• Stress reduction is key. Daily moderate exercise in which you can relieve stressful thoughts includes: walking; deep, slow breathing for 10 minutes while focusing just on what you enjoy; listening to healing music to lift your mood; and inviting feelings of confidence and peace. Seek out a therapist who does energy healing work such as reiki, body talk, emotional clearing, cranial sacral therapy or massage therapy with guided imagery. In a small, randomized control study reported in 2007, meditation was found to improve CHF functional capacity, quality of life and depression compared to control subjects who were instead given health education. The meditation group also had fewer re-hospitalizations. Stress reduction lowers the need for cortisol and adrenaline, and thereby reduces heart rate, blood pressure and inflammation.
  • Sauna treatments were found to increase ejection fraction and exercise capacity in CHF patients.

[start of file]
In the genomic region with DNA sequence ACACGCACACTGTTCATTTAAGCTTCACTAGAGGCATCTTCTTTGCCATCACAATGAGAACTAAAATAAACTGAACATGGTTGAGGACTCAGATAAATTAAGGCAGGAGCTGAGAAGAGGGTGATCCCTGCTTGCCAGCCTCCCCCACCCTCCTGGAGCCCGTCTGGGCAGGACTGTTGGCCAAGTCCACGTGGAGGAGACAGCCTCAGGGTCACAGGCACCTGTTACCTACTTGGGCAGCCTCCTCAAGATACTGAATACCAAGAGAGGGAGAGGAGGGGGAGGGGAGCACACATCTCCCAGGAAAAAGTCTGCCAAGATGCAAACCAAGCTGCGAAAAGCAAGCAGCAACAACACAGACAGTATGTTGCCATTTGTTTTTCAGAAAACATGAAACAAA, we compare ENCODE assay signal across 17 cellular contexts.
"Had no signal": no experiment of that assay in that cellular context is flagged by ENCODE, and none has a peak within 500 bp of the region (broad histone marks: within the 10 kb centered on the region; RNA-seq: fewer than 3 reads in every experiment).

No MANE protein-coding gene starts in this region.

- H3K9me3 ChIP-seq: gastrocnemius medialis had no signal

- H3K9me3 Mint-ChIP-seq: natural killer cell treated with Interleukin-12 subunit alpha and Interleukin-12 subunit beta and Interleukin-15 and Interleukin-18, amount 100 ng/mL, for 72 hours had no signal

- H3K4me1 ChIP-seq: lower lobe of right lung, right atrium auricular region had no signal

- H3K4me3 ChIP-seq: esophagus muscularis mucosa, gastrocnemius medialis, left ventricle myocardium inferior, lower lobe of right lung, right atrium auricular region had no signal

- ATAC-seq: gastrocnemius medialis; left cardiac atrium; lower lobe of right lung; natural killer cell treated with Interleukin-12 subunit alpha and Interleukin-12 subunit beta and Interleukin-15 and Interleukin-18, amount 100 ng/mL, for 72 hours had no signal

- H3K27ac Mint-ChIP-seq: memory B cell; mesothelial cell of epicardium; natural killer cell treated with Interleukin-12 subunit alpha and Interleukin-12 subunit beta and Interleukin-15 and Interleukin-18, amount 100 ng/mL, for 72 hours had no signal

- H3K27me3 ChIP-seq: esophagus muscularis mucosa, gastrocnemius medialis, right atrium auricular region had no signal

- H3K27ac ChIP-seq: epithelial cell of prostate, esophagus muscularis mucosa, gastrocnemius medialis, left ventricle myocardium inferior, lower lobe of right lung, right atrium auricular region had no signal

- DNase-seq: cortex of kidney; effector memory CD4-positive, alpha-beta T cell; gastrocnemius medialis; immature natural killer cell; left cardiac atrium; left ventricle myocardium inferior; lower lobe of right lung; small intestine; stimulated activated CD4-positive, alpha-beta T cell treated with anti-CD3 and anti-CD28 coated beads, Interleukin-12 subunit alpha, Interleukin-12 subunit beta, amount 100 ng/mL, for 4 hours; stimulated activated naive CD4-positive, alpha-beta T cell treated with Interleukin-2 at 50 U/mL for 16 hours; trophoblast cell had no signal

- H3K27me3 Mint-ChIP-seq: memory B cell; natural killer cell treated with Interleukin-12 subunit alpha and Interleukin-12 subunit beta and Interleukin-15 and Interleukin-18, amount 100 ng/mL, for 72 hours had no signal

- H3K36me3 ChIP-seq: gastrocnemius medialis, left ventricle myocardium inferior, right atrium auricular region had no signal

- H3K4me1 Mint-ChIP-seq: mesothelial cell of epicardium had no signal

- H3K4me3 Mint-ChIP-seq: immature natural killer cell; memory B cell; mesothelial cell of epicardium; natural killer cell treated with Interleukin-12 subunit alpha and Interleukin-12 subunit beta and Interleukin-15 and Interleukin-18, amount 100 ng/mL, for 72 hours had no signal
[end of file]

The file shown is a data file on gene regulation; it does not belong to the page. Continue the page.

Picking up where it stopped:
In my next article next week, I’ll discuss what nutrient supplements you need to know about that reduce CHF.

To feeling good,

Michael Cutler, M.D.
Easy Health Options

Editor’s Note: My special report uncovers how you can avoid a heart attack, unclog your arteries, reverse heart disease and heal a failing heart NATURALLY… all without dangerous drugs or surgeries. Click here to read this urgent medical alert.


Wang Y, Hu G. Individual and joint associations of obesity and physical activity on the risk of heart failure. Congest Heart Fail. 2010 Nov-Dec;16(6):292-9.

Paulo J. Nicola, Hilal Maradit-Kremers, Véronique L. Roger, Steven J. Jacobsen, Cynthia S. Crowson, Karla V. Ballman, and Sherine E. Gabriel. The Risk of Congestive Heart Failure in Rheumatoid Arthritis. Arthritis & Rheumatism Vol. 52, No. 2, February 2005, pp 412–420. Find online at:–files/mestre-paulo-nicola-cv/The%20risk%20of%20CHF%20in%20RA.pdf

Hanninen SA, Darling PB, Sole MJ, Barr A, Keith ME.  The prevalence of thiamin deficiency in hospitalized patients with congestive heart failure. J Am Coll Cardiol. 2006 Jan 17;47(2):354-61.